Money Does Grow on Trees
By Megan Michelson
Yan Campbell was out on a hike near his home in South Lake Tahoe, California, in 2006 when he started noticing the massive 6-inch Jeffrey pinecones that were scattered all over the ground. People might buy these large, beautiful pinecones if they were available online, he thought. So Campbell, who owns and runs his own web design and marketing business, built a website that weekend — pinecones.us — and them promptly forgot about it. A few months later, he checked back on the site and realized that it was at the top of search engines and that orders were flying in. Now, Campbell, 38, sells about 100,000 pinecones each year, employs a staff of pinecone collectors, and does about $20,000 in gross sales.
How do you collect 100,000 pine cones?
With a permit from the Forest Service, we usually opt to get pinecones right out of the forest where they have not been trampled or driven over. I collect the smaller orders myself, but I have a small team of pinecone pickers who collect larger orders for me. I have some clients who order 50,000 cones at a time and that’s when my team really comes through. An order of 50,000 cones takes my team about one to two weeks and will fill an entire 50-foot cargo truck. It creates jobs and makes a profit.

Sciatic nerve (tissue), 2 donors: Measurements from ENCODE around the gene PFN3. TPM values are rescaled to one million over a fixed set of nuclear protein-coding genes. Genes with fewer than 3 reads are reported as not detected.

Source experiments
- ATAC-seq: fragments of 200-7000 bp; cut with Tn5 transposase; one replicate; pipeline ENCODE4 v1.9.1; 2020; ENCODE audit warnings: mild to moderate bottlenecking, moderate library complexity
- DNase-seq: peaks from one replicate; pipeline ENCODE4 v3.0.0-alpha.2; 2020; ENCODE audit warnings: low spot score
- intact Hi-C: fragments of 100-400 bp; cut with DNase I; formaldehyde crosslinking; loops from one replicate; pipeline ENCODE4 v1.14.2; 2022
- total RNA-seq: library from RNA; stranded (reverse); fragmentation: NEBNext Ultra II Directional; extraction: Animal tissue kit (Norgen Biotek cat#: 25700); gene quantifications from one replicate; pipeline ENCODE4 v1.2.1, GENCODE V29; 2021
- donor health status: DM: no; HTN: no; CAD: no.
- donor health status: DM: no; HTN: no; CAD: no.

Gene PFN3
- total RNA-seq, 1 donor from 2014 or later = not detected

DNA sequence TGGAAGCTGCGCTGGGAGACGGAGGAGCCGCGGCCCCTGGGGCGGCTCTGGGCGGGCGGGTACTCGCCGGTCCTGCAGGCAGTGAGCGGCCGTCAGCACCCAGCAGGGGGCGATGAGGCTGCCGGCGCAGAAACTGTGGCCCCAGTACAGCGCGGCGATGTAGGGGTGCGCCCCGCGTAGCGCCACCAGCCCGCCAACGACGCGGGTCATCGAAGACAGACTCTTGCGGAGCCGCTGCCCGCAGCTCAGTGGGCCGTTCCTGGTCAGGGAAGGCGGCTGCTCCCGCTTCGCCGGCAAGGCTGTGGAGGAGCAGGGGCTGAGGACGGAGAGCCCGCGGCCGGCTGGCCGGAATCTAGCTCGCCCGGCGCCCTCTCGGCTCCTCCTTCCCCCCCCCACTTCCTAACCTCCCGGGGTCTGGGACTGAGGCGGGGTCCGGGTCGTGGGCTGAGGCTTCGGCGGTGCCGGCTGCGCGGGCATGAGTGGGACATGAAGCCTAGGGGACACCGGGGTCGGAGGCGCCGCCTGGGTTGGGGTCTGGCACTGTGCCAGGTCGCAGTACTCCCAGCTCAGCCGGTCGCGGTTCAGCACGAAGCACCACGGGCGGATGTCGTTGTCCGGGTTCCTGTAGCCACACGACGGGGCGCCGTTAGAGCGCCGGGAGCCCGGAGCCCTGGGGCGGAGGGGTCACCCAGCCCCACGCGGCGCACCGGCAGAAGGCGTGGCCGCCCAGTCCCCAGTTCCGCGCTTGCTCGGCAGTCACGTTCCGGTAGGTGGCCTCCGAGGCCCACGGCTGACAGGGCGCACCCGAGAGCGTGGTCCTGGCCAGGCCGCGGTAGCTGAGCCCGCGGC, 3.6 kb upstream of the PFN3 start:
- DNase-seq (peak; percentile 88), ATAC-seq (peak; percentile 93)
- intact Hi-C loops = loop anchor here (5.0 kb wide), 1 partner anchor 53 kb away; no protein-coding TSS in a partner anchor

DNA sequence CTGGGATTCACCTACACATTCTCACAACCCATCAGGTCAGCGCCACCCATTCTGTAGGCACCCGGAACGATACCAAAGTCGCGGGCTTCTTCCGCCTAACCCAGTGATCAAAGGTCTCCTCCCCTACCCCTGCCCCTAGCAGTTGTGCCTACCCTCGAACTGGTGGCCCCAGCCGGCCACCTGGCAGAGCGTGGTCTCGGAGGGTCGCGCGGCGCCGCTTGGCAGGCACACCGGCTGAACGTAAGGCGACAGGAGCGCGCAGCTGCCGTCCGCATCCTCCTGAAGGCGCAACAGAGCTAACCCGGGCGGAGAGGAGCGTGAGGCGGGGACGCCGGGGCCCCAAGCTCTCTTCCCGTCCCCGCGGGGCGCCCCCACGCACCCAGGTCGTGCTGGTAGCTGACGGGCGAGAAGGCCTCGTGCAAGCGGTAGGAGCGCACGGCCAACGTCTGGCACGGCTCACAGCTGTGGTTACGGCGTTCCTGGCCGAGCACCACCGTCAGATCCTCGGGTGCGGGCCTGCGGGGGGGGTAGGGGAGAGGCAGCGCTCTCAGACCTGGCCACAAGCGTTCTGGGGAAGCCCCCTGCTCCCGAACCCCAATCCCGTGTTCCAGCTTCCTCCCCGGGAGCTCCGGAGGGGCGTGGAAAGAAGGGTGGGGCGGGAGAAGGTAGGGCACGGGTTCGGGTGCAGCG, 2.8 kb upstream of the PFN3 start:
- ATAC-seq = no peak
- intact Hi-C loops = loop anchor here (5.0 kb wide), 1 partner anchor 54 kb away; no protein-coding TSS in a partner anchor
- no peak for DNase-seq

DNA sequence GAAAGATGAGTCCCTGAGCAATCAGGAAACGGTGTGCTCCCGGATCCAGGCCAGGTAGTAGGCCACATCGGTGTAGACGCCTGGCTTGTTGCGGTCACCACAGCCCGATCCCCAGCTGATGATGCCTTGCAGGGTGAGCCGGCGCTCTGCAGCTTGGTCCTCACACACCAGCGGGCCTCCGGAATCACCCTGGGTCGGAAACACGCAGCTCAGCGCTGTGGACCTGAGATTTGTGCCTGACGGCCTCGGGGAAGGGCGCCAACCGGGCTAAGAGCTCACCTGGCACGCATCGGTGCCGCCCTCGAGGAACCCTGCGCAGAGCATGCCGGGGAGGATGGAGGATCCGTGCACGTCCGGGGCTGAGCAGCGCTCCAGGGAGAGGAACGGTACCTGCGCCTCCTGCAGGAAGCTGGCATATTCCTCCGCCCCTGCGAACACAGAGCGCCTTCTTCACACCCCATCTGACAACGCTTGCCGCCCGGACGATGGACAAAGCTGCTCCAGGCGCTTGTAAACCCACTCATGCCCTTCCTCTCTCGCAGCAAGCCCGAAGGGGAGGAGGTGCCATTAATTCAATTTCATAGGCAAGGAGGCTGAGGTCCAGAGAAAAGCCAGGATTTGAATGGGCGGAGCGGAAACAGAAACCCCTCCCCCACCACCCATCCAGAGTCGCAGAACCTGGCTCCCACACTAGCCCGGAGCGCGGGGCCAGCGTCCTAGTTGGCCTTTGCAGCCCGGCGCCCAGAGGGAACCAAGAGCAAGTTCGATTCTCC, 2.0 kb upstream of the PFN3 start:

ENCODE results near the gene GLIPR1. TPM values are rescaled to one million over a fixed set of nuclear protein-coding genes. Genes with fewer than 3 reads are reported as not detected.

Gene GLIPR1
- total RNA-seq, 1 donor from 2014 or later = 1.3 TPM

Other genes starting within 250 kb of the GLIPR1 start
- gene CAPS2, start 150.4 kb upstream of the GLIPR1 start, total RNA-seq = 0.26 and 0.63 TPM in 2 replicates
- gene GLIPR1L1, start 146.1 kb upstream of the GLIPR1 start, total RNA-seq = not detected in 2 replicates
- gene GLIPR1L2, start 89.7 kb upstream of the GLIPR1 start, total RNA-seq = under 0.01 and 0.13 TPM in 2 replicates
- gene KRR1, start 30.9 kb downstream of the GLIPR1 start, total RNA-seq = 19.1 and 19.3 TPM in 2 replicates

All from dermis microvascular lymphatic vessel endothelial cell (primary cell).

I sell most cones around $20 per dozen, so that it’s worth the time to collect and package them or $1 each for larger quantities. Sugar pines, however, are so large, messy, and hard to get to that I sell those for $10 each. I once sold a 16-inch long sugar pine for $40. Of the $20,000 I make in gross sales, that amounts to about $5,000 profit. It’s just a part time hobby and since I don’t actually collect all of these cones myself, my biggest expense is payroll. Interestingly enough, because the business is in complete autopilot, it’s actually more profitable per hour than my regular job making signs and graphics.
What’s so special about Lake Tahoe’s pine cones?
There is a large variety to choose from and they are larger than most other regions. Jeffrey pinecones are large 6-inch to 8-inch pinecones and they’re everywhere in South Lake Tahoe. Every year, 10,000 residents throw away bag upon bag of pinecones. That’s a lot of pinecones.
Who exactly buys pine cones online?
I’ve sold cones all over the world. Ranging from Ralph Lauren stores in Hong Kong, a nursery in Toronto, a women’s halfway house in Florida, a school in San Francisco, a wedding in Minnesota—these cones are in demand pretty much anywhere. My favorite story was from the halfway house looking for giant sequoia cones for a prop for a speech encouraging the women to start small like the 1-inch cones and grow big like the 300-foot tall sequoia. In other words, take it one day at a time. It was inspirational and each girl received one of my cones.
Is there a certain time of year where you see a spike in sales?
Yes, most of my volume is done in the fall, before Thanksgiving and Christmas.
So money does grown on trees.
Yes, apparently it does.